Here’s an analogy to every single person I speak to on a call when they want to find out more about my web design and development services:
Your website is like a bicycle. You can get a state of the art bike that’s designed to have you win the race (or climb that mountain, or get around the city safely and quickly), but if you don’t peddle it’s not going anywhere.
People often ask me, what’s the return on investment with a website from you?
I tell them this analogy and it’s not just websites, it’s for everything you invest in. If you don’t put your part in and do your end of the work, you may not experience the same benefits as people who put in the work.
I design websites that are intended to get results. Everyone has a different desired result. Some people want to grow their list, others want to get media appearances, others want to book their 1:1 services. You and I figure out what those goals are and then we create a very strategic website plan, so that every single element of the website is intentional.
Steve Pavlina re-did his website not too long ago and he wrote about the planning that was involved to make it efficient. And his website is SUPER efficient. It’s so easy to use and so obvious to me about what actions I should take next when I’m on his website. He had a strategy behind his design and the strategy works!
I’ve seen other people invest in a new website and I’m kind of shocked at how their website went in the opposite direction that it should have gone. It’s no longer user friendly and I’m frustrated about navigating around the thing. Even if it’s pretty, it doesn’t seem that there is much strategy behind the design and if I don’t think it’s user friendly, I’m out of there.
The websites I design are smart, well-thought out, user-friendly, and strategic. I compare it to a state of the art bike. If you pedal, and do your part (the networking, giving people your link, blogging, etc.), the website will help you win the race. Your ideal audience will stay on your website longer and take action!
Let’s talk about cheap bikes for a second.
I had a cheap bike and I was really attached to it because my husband (boyfriend at the time) bought me it as a welcome to France gift back in the day. The thing was, it was dangerous. The frame was shaky and you had to keep both hands on the handlebars at all times to keep it stable. That’s not great when you need to make hand signals constantly, or use your hands for other things.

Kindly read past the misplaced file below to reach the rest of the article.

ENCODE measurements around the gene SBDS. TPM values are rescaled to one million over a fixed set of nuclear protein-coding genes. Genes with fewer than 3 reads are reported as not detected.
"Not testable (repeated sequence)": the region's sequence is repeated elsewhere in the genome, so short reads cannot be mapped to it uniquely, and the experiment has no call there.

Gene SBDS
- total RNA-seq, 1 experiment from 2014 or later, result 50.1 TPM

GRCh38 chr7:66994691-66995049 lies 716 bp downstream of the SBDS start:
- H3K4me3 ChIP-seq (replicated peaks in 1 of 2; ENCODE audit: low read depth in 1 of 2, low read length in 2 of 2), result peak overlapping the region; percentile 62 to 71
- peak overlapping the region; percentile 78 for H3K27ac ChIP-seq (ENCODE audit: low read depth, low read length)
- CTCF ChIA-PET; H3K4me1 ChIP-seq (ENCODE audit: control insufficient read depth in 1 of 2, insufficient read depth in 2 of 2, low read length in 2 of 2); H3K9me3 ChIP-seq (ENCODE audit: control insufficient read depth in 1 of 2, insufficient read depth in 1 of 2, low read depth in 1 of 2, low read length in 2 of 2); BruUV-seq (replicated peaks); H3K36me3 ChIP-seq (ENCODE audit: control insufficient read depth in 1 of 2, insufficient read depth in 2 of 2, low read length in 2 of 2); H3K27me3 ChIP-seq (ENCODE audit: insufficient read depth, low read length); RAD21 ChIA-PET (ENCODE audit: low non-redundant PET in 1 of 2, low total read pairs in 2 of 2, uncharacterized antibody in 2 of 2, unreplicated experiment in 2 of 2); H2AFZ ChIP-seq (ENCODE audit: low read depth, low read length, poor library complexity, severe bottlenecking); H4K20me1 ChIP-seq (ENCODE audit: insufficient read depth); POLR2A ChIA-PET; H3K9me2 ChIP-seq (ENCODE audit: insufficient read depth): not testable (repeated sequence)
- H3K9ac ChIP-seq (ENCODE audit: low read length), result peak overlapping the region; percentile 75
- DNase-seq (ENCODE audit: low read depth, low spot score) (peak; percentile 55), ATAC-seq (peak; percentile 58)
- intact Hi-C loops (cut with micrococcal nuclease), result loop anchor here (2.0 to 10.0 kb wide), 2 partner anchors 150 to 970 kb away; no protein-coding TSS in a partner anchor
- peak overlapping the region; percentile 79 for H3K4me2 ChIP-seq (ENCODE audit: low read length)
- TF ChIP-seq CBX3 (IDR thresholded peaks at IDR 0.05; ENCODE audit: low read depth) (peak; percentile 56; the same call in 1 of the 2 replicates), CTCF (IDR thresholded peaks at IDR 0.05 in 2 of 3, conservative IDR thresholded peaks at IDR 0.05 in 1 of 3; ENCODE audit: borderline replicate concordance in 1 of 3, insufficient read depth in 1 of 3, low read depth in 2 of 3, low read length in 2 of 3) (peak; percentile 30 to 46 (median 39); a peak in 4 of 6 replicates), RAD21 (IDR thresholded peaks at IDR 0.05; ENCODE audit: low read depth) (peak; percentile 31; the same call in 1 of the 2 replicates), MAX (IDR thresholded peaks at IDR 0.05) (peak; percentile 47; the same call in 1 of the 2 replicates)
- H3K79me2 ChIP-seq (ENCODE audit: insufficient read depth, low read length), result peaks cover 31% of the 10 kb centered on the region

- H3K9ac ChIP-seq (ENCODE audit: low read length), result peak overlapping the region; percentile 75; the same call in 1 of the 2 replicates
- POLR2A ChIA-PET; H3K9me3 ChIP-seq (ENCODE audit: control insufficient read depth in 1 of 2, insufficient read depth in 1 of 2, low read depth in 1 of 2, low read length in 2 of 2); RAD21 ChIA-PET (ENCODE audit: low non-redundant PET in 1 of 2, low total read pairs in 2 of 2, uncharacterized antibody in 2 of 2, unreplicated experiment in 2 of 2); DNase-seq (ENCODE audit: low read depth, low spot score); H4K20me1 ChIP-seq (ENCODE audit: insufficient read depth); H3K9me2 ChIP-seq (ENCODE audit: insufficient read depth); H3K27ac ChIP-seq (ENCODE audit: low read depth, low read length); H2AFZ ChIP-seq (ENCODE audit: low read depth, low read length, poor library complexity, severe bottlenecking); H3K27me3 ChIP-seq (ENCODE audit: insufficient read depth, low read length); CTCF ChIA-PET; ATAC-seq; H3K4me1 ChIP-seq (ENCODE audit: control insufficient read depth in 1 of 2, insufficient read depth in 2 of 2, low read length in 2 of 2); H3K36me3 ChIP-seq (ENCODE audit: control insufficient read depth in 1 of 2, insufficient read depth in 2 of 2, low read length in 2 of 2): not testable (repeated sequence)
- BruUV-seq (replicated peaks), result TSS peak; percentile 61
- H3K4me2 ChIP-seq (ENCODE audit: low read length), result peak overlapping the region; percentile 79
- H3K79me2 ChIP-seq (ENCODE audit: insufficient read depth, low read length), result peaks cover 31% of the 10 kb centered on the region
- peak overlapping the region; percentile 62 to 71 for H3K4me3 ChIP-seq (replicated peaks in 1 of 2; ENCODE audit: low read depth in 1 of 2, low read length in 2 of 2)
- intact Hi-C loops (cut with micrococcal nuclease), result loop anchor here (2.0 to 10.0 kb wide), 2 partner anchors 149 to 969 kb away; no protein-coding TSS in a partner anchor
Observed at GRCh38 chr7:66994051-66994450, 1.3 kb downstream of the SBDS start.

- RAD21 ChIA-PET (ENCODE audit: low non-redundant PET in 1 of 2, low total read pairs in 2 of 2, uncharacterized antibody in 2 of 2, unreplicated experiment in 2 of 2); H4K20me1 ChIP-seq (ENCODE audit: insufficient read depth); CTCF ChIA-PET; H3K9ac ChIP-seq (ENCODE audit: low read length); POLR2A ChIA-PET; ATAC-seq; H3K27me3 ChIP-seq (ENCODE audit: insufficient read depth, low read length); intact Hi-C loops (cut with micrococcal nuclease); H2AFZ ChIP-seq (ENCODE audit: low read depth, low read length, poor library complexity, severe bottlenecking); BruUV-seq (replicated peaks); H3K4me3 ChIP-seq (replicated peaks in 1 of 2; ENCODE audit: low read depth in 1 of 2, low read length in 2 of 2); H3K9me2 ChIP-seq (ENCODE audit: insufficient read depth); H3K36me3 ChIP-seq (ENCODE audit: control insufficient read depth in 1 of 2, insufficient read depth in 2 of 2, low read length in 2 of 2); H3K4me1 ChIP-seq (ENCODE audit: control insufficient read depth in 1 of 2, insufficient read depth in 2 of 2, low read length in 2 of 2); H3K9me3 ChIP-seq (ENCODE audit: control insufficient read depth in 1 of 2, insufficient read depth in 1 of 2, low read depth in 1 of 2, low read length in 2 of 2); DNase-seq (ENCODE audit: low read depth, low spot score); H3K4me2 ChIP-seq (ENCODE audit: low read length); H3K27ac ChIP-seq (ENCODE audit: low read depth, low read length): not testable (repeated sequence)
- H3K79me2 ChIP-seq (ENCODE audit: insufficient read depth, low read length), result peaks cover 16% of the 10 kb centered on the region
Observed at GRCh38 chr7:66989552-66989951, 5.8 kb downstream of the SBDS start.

One day I was riding in one of the busiest parts of Amsterdam and the breaks snapped. I ran into a tourist and almost ran into oncoming traffic. It was terrifying and I feel bad for the poor injured guy, the victim of my cheap (but sentimental) bike.
In the rain, the wheels slip, and overall it’s just a cheap bike.
Now let’s pretend your cheap website is like a cheap bike. It’s great to start out with something because something is better than nothing. That bike got me from point a to b. Your starter website will take you some places, for example, you can start blogging with any website. But is it also a long-term liability.
Is your website losing visitors because it’s an eye sore, inefficient, has no strategy behind it, unprofessional, etc? Is there technical issues with it that cause you to miss out on client bookings or inquiries?
When I say you need to pedal to get anywhere on a bike, are you pedalling but accidentally running into tourists because your breaks are snapping?
Now let’s talk high quality bikes.
I recently got a new bike. This thing is built.
When I break, even in the rain, the bike actually stops. It’s so stable that the wheel doesn’t get caught in road cracks or tram tracks like my old bike. The seat is large and comfortable so I can ride further distances without needing a break. When I go fast I have total control over any turns I need to take.
Let’s say this new awesome bike is like the kind of website that I create.
When people land on the site, they know what to do. It’s clear to them who you are and what you offer. They desire to learn from you because your information is really interesting. They want to sign up for your list because your opt-in is a perfect fit and it’s really really easy to opt-in. They even book a session from you because it’s a no brainer that you’re a professional they can trust, and they do need what you offer.
You did the work to get people onto your site. You grew your social media following, you wrote the blog posts, you networked and went to events, and you wrote to your email list. You pedalled.
Now, are you pedalling into traffic and putting your business at risk, or are you pedalling on a safe frame designed to achieve your goals?